Women & ChildrenWorld

Eid Amidst Ruins: Gaza’s Children Pay the Price

As the holy festival of Eid al-Fitr dawns upon us, the situation in Gaza presents a stark contrast to the joyous celebrations that usually mark this occasion. This year, the streets of Gaza are silent, the markets are empty, and the air is filled with a profound sense of loss. The ongoing conflict has claimed the lives of nearly 34,000 Palestinians since October 7, with children making up a staggering 40 percent of the casualties.

Last year, Palestinians in Gaza marked Eid with a sigh of relief. The mosques were filled with worshippers performing the Eid prayer, families gathered to share traditional holiday fare, and the markets bustled with people preparing for the celebrations. The much-loved al-Remal and al-Seha markets, in particular, were crowded with families purchasing new clothes and sweets for their children.

However, this year, these markets stand in ruins, bombed along with numerous other shopping centers across the Strip. The joyous spirit of Eid, which is fundamentally about children, has been replaced by a grim reality. The children, who once filled these markets with laughter and excitement, now make up a significant portion of the casualties since the onset of the bombings.

The traditional Palestinian dish, Somakia, which is usually shared among families and friends during Eid, is absent from the tables this year. The festivity associated with Ramadan and Eid has been stripped away, leaving behind a somber atmosphere.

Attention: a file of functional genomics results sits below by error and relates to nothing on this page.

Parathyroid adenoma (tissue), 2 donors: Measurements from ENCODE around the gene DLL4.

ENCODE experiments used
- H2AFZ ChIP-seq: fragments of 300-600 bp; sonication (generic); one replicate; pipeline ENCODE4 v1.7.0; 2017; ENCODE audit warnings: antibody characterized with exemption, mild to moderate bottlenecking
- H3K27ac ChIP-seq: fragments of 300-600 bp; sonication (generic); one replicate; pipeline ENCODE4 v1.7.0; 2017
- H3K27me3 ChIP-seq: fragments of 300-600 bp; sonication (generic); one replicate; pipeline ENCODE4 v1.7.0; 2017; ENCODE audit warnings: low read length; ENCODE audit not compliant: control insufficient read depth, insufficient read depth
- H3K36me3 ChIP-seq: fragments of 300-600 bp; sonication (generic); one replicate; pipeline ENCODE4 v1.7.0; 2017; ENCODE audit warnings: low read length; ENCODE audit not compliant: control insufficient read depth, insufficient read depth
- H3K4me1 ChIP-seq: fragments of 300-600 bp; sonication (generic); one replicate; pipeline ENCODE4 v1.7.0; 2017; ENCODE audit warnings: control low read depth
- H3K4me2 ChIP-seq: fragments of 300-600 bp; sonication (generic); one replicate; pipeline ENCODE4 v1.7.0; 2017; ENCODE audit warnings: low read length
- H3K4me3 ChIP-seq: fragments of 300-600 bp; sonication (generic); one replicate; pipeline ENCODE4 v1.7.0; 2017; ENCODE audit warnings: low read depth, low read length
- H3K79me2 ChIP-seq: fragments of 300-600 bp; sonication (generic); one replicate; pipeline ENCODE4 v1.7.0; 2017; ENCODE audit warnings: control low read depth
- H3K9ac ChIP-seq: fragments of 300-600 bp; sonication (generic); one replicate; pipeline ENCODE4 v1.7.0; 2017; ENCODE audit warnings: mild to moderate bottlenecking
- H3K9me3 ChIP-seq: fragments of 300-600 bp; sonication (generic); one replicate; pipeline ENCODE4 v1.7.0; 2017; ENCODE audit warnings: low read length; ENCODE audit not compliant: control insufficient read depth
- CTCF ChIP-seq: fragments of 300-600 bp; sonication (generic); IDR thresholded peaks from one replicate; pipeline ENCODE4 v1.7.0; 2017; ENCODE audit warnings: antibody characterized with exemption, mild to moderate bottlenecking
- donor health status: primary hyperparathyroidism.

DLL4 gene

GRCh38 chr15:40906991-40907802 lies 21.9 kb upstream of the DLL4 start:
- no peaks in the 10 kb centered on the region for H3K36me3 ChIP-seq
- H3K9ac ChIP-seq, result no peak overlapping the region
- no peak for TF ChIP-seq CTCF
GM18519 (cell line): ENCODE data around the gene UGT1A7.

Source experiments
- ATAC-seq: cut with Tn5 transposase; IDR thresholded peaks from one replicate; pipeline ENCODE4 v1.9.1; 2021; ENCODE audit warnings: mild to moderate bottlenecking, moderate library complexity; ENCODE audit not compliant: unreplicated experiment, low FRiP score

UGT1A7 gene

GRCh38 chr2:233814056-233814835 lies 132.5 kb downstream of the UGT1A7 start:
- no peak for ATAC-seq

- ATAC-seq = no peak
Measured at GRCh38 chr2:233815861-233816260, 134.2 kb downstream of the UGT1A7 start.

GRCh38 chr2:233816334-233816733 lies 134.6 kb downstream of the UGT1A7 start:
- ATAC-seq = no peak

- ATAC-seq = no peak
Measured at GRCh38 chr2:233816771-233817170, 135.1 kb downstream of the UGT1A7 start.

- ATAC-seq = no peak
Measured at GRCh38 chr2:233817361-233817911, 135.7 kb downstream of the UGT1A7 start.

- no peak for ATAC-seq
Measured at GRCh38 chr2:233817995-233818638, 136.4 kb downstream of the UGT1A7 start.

This year’s Eid is marked not by celebration, but by mourning. As the bombardment continues, the enclave is preparing to bury more of its beloved children. On the eve of Eid-ul-Fitr, an Israeli strike on the Nuseirat camp claimed the lives of at least 14 people, several of whom were children.

The sorrowful state of affairs in Gaza has elicited a wave of solidarity from social media users worldwide on this auspicious day for Muslims. However, the United Nations Security Council’s resolution calling for a truce during Ramadan has expired with Eid, leaving the region in a state of uncertainty.

The youth of Central Gaza have expressed their despair, stating that this year’s Eid has “no meaning” and is merely a continuation of the bleak Ramadan. UN Secretary-General António Guterres echoed this sentiment in his annual Eid al-Fitr greeting, expressing his heartbreak over the violence affecting Muslims in Gaza.

Today, the once bustling markets of Al Remal and Al Saha are deserted, their streets closed and shops shuttered. The ongoing hunger crisis has forced the few who venture out of their homes to seek aid deliveries, a task fraught with danger.

As we mark this year’s Eid, let us remember the children of Gaza. They are the unseen victims of this conflict, their lives abruptly taken away, their laughter silenced, and their futures uncertain. This Eid, let us not forget the price they have paid and continue to pay. Let us hope for a future where children can once again celebrate Eid in peace, free from the shadows of conflict.

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